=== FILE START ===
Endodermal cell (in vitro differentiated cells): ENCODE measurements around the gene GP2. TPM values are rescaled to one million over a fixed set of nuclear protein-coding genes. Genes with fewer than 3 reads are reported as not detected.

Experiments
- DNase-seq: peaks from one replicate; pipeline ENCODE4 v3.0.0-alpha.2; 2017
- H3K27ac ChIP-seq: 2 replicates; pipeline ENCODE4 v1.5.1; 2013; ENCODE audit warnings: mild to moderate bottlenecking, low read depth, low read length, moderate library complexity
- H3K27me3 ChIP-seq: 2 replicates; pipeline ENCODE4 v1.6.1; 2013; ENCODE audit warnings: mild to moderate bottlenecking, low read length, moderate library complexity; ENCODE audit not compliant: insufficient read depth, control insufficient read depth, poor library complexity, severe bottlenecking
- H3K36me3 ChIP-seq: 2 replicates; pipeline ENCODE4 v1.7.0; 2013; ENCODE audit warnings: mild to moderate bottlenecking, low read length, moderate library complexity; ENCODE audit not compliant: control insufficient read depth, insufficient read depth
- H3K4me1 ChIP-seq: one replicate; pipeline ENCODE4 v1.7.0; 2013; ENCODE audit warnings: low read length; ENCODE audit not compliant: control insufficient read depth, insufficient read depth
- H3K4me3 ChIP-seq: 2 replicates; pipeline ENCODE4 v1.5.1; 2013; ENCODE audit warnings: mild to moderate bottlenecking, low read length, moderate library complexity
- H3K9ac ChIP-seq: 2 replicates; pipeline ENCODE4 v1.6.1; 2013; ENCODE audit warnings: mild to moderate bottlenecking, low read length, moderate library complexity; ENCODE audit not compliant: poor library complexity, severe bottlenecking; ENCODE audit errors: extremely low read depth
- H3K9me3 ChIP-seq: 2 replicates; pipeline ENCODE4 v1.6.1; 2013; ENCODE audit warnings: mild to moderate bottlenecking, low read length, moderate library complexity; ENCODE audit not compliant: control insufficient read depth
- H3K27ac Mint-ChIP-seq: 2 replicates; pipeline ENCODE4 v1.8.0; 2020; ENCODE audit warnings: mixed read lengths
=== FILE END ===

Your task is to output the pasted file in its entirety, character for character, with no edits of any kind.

Endodermal cell (in vitro differentiated cells): ENCODE measurements around the gene GP2. TPM values are rescaled to one million over a fixed set of nuclear protein-coding genes. Genes with fewer than 3 reads are reported as not detected.

Experiments
- DNase-seq: peaks from one replicate; pipeline ENCODE4 v3.0.0-alpha.2; 2017
- H3K27ac ChIP-seq: 2 replicates; pipeline ENCODE4 v1.5.1; 2013; ENCODE audit warnings: mild to moderate bottlenecking, low read depth, low read length, moderate library complexity
- H3K27me3 ChIP-seq: 2 replicates; pipeline ENCODE4 v1.6.1; 2013; ENCODE audit warnings: mild to moderate bottlenecking, low read length, moderate library complexity; ENCODE audit not compliant: insufficient read depth, control insufficient read depth, poor library complexity, severe bottlenecking
- H3K36me3 ChIP-seq: 2 replicates; pipeline ENCODE4 v1.7.0; 2013; ENCODE audit warnings: mild to moderate bottlenecking, low read length, moderate library complexity; ENCODE audit not compliant: control insufficient read depth, insufficient read depth
- H3K4me1 ChIP-seq: one replicate; pipeline ENCODE4 v1.7.0; 2013; ENCODE audit warnings: low read length; ENCODE audit not compliant: control insufficient read depth, insufficient read depth
- H3K4me3 ChIP-seq: 2 replicates; pipeline ENCODE4 v1.5.1; 2013; ENCODE audit warnings: mild to moderate bottlenecking, low read length, moderate library complexity
- H3K9ac ChIP-seq: 2 replicates; pipeline ENCODE4 v1.6.1; 2013; ENCODE audit warnings: mild to moderate bottlenecking, low read length, moderate library complexity; ENCODE audit not compliant: poor library complexity, severe bottlenecking; ENCODE audit errors: extremely low read depth
- H3K9me3 ChIP-seq: 2 replicates; pipeline ENCODE4 v1.6.1; 2013; ENCODE audit warnings: mild to moderate bottlenecking, low read length, moderate library complexity; ENCODE audit not compliant: control insufficient read depth
- H3K27ac Mint-ChIP-seq: 2 replicates; pipeline ENCODE4 v1.8.0; 2020; ENCODE audit warnings: mixed read lengths